That was in what was then Western Transvaal, which later became the North West and Gauteng provinces.
But such a scenario imposes the strict requirements that the rural locality in question has a lot of immunocompromised people and is isolated. Which is a rather unique situation.
3. Some rodent species in South Africa got the virus and it has been circulating there, making the reverse-reverse zoonotic jump from time to time. This is again a highly unlikely situation though, because BA.1, 2 and 3 appeared all at the same time, and then BA.4/5 also appeared at the same time. And if there is widespread transmission in rodents (or some other animal) you would not expect to see multiple related lineages making the jump at the same time. It’s just not very likely.
Animals are a problem for another reason — we are talking huge amount of mutations here, and we have only seen that in immunocompromised humans. So then the question arises regarding how is it that the virus accumulated so many mutations in whatever animal population is the reservoir? Because I am betting a lot of money that the percentage of immunocompromised individuals in wild animal populations is much much much lower than it is in the human population. In the human population they survive because modern civilization can shield and support them. Out in the wild they are dead very quickly. Also, rodent populations aren’t as huge in size as people think, and rodents are physically much smaller than humans, so at best there has been ~1/100th of the viral replication that has happened inside humans in those populations.
The NYC wastewater studies (the one with the many more and super highly divergent sequences that they found in the year since the original paper) do not bring any clarity either. That problem about how so many mutations appeared so quickly applies there too.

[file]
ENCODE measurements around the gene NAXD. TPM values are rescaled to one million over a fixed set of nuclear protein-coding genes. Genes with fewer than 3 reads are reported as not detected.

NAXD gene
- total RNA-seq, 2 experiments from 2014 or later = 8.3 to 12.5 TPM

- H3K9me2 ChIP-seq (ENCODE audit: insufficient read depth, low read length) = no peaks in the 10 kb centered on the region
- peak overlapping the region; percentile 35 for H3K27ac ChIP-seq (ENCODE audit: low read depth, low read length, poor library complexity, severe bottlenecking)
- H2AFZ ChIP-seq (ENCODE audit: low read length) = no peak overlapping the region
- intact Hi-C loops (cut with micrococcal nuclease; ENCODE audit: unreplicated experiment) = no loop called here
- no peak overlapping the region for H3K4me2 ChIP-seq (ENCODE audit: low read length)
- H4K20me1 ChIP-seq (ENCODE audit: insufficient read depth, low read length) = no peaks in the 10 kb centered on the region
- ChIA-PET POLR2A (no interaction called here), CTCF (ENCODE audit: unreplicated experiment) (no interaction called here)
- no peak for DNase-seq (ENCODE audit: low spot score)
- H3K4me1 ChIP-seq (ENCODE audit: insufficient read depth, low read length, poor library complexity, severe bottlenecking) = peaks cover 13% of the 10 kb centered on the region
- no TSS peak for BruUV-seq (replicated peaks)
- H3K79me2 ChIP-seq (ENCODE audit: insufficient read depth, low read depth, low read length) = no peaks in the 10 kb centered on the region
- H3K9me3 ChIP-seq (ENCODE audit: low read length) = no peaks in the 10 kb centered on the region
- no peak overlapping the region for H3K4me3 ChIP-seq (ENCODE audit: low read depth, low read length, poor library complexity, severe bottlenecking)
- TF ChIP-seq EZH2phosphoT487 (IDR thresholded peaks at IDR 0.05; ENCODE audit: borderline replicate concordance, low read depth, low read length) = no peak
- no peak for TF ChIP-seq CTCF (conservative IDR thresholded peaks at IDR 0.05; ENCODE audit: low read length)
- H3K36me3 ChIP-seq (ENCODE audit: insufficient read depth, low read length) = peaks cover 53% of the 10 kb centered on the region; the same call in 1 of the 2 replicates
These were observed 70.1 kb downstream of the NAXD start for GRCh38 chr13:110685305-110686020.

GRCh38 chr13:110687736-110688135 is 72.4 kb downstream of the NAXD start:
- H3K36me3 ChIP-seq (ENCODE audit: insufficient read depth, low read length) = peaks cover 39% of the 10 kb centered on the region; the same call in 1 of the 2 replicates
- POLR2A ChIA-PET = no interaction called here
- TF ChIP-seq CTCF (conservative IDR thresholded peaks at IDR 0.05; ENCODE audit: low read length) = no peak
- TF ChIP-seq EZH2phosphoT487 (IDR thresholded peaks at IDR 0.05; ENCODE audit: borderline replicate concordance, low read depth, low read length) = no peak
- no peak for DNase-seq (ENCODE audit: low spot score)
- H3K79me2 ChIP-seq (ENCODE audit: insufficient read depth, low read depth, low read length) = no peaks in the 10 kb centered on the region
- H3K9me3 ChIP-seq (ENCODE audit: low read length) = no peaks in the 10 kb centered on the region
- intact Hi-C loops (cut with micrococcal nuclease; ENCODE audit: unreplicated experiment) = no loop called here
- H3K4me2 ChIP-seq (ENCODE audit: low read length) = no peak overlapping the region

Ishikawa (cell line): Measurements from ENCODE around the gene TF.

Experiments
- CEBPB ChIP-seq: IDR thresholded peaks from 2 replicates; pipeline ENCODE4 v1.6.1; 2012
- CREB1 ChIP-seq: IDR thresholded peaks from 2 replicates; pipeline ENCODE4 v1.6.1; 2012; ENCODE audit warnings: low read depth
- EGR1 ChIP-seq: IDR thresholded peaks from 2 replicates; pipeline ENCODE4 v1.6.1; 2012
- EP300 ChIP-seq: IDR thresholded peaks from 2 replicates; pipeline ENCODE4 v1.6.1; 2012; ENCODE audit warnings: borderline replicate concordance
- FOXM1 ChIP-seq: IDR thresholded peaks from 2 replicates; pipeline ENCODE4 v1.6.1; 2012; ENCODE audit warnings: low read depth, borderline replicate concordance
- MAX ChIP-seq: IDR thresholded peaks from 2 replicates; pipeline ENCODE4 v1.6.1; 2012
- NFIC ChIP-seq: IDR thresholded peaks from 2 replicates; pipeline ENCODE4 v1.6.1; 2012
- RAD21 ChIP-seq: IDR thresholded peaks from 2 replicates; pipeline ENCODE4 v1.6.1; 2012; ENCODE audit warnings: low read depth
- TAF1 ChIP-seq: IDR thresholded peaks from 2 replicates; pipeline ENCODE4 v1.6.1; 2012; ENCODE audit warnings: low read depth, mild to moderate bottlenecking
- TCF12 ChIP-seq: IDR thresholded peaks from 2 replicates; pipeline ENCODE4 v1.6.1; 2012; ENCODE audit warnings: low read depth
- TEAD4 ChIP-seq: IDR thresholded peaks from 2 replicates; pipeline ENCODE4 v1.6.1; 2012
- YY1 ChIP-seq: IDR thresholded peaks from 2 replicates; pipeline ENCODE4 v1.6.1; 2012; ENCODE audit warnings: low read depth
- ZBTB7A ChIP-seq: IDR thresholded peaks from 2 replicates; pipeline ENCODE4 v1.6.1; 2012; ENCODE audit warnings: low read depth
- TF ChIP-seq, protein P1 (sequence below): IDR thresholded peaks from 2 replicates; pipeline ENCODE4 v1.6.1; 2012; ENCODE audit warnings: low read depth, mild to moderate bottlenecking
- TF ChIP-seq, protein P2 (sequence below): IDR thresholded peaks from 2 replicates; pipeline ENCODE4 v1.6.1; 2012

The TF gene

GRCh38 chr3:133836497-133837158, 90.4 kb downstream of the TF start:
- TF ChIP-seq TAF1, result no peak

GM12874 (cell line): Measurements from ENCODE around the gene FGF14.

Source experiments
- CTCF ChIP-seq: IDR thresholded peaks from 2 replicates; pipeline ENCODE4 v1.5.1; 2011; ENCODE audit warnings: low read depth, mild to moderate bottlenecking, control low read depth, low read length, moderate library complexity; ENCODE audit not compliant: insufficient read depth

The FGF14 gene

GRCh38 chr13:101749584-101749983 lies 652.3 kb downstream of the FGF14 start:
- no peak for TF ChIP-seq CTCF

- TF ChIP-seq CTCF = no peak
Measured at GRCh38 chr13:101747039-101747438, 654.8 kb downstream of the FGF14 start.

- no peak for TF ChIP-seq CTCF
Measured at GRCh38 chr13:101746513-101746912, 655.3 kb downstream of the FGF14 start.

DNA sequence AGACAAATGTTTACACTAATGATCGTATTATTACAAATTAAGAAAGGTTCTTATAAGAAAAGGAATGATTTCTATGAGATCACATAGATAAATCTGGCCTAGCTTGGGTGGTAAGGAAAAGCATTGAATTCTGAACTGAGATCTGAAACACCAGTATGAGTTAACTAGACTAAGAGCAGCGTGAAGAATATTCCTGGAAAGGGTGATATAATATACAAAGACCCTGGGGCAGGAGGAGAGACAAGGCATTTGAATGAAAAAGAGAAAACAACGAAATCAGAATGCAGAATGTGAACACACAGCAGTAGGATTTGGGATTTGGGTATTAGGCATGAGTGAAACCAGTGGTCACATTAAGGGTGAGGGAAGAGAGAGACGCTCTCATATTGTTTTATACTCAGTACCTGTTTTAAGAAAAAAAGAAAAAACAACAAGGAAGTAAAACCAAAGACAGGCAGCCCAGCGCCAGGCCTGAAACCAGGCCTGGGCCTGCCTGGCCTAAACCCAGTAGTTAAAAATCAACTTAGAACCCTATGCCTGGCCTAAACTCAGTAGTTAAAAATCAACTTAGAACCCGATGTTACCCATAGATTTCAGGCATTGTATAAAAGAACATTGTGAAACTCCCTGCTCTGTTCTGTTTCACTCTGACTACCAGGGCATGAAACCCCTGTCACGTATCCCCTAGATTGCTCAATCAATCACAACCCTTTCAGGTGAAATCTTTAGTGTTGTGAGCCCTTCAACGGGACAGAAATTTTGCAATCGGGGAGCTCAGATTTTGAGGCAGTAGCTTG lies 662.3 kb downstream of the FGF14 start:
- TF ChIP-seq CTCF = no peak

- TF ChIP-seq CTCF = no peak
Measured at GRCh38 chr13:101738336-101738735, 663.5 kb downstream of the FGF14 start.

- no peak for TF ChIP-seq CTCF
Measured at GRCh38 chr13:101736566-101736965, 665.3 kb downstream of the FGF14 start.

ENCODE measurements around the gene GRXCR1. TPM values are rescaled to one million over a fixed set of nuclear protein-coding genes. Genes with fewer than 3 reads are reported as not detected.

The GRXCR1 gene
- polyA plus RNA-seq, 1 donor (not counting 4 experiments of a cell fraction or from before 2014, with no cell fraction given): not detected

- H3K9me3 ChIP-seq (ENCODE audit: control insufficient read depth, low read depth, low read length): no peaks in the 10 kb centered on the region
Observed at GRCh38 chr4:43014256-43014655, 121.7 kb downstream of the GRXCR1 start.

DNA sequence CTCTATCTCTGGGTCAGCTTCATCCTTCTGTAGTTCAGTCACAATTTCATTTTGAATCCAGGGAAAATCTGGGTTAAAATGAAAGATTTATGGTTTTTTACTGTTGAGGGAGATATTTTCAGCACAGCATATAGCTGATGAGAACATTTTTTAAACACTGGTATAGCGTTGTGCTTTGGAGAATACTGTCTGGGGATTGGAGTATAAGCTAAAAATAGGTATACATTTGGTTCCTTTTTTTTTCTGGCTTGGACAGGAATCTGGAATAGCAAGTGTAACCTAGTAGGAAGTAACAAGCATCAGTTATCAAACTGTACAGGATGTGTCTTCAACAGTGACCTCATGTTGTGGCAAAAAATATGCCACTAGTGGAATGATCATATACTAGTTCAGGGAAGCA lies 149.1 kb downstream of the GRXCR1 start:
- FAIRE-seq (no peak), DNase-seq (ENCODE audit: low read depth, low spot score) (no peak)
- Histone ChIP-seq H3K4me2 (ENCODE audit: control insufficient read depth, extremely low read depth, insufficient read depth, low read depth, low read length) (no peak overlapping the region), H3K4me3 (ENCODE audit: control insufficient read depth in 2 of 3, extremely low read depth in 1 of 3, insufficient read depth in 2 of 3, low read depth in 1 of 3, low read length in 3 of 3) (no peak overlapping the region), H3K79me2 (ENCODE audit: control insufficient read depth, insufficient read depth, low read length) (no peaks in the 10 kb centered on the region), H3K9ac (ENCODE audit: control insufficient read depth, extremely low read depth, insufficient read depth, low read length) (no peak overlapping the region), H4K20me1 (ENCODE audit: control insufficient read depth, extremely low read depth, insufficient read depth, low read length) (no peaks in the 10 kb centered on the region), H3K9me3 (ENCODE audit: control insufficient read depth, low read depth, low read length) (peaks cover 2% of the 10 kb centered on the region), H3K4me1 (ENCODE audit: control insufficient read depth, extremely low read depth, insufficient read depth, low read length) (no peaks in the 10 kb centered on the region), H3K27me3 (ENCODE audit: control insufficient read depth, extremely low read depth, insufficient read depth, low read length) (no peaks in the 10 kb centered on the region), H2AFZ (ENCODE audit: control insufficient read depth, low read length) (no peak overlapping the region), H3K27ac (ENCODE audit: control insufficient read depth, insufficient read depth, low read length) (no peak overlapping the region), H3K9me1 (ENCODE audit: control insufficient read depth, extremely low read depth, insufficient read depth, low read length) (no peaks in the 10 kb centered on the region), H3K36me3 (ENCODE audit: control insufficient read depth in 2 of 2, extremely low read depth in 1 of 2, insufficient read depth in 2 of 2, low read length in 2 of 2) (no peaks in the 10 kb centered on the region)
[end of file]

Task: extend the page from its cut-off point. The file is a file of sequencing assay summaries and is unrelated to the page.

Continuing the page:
But we have added complications.
First, the concentration of these extremely divergent viruses in wastewater is very high. Much higher than could be reasonably expected that a single individual could shed. Yet in the same time if those lineages were being transmitted widely, that would be picked up by patient surveillance sequencing, as crappy and patchy as the coverage is. But they are only found in wastewater.
This would suggest rats.
But, the second problem is that if it was circulating in the rats, one would expect those viruses to be widely circulating within the city, and to be sweeping the way they do in humans. We don’t see that though — they see the super divergent sequences usually only in individual watersheds, and they see a lot of diversity. No sweeps (other than whatever circulates in humans at that time, which always dominates the signal).
Third, you can measure how much rat RNA there is in those samples, and in some of them there is none, even though there is lots of divergent SARS-CoV-2.
So it remains a mystery.
P.S. Given how important this is, one would think that we would be doing the following:
1. Mass population-wide testing of the whole population in South Africa during the periods in between waves, then sequencing of all positives, in order to identify the chronic infections and figure out what is brewing. It would cost quite a bit of money, but it is a drop in the bucket compared to the damage that has been done and will be done.
2. Someone would actually go down in the sewers in NYC (and all other major cities around the world) and sample the rats, mice and other fauna, in order to conclusively identify any possible reservoirs. Combined once again with mass testing of the human population.
Again, it’s a lot of money at first glance but it’s a trivial amount in the grand scheme of things, and especially given how $50-60 billion just got sent to Ukraine without any hesitation for the Russian artillery and missiles to target practice on.
Naturally nobody is doing any of that.
Needless to say, the failure to investigate is very likely to make bad outcomes worse than they need to be. And it make the regular hectoring of China for keeping infections down look even more deranged as the US seems determined to remain a Covid disease reservoir.